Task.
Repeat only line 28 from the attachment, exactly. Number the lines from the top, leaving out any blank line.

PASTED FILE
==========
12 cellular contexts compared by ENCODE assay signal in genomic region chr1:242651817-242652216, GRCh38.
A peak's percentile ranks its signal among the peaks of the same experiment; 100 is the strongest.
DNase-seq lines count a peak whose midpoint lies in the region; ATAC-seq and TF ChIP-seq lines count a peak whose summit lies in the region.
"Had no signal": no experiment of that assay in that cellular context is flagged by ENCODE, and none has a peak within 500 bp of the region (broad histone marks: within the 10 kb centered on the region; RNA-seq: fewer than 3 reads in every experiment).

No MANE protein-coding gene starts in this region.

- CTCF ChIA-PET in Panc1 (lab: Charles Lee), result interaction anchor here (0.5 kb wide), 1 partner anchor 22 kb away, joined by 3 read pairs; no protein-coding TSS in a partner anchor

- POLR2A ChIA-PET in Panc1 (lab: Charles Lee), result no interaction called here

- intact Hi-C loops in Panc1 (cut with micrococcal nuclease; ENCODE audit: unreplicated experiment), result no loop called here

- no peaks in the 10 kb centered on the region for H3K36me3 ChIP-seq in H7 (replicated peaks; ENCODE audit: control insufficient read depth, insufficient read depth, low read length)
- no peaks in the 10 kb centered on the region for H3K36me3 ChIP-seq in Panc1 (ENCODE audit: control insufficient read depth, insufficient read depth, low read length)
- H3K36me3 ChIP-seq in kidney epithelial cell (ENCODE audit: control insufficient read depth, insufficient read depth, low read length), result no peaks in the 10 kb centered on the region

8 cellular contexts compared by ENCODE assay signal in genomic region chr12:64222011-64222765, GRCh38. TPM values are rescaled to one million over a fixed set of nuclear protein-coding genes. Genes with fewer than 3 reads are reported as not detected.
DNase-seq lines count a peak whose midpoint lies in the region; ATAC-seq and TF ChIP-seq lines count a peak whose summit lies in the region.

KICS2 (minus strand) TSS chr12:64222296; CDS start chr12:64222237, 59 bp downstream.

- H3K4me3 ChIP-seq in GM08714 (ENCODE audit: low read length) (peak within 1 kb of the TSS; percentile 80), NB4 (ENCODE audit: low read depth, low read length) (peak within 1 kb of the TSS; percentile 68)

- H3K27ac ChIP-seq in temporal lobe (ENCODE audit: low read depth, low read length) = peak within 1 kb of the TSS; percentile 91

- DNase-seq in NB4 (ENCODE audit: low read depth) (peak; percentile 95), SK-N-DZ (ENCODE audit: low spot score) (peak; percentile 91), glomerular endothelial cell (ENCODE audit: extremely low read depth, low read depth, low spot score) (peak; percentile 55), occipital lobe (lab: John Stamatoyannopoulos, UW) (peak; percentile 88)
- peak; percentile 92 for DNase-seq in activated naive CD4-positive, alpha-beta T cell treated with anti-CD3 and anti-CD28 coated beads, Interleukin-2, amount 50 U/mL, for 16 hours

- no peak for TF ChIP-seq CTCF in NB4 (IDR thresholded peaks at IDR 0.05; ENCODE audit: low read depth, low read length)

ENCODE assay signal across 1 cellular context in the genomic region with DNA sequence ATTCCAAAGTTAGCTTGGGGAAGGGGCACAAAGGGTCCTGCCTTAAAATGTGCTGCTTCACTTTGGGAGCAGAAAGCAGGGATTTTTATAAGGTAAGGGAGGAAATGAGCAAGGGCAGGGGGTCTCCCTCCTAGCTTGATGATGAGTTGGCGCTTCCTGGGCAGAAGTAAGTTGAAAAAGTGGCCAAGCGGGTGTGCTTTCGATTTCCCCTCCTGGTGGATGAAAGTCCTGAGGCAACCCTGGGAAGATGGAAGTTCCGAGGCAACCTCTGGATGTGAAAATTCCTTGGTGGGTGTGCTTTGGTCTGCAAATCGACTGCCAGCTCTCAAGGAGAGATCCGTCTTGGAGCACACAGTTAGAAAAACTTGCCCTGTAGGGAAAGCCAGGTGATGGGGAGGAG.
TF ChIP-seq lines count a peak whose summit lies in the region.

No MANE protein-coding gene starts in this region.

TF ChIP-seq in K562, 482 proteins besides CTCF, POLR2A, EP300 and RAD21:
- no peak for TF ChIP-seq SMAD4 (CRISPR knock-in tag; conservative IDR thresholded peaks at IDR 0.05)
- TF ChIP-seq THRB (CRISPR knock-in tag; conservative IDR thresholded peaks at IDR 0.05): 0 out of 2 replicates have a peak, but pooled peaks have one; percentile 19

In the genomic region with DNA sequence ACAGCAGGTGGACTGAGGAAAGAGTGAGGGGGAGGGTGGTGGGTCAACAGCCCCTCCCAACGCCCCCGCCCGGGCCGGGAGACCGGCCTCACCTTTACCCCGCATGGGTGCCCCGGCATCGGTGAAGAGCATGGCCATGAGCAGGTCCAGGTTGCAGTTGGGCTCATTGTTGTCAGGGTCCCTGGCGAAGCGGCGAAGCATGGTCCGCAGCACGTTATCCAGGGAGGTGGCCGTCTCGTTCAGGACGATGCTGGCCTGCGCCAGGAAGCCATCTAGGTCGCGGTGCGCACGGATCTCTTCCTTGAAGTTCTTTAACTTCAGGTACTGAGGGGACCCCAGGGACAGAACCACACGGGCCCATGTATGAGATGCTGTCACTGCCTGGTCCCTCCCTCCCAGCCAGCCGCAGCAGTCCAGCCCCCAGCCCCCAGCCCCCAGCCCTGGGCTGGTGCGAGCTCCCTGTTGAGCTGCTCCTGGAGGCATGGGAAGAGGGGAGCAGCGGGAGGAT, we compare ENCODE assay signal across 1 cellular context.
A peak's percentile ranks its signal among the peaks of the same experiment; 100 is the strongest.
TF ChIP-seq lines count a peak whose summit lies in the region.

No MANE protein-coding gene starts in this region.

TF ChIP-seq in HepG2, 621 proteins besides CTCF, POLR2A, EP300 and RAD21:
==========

TF ChIP-seq lines count a peak whose summit lies in the region.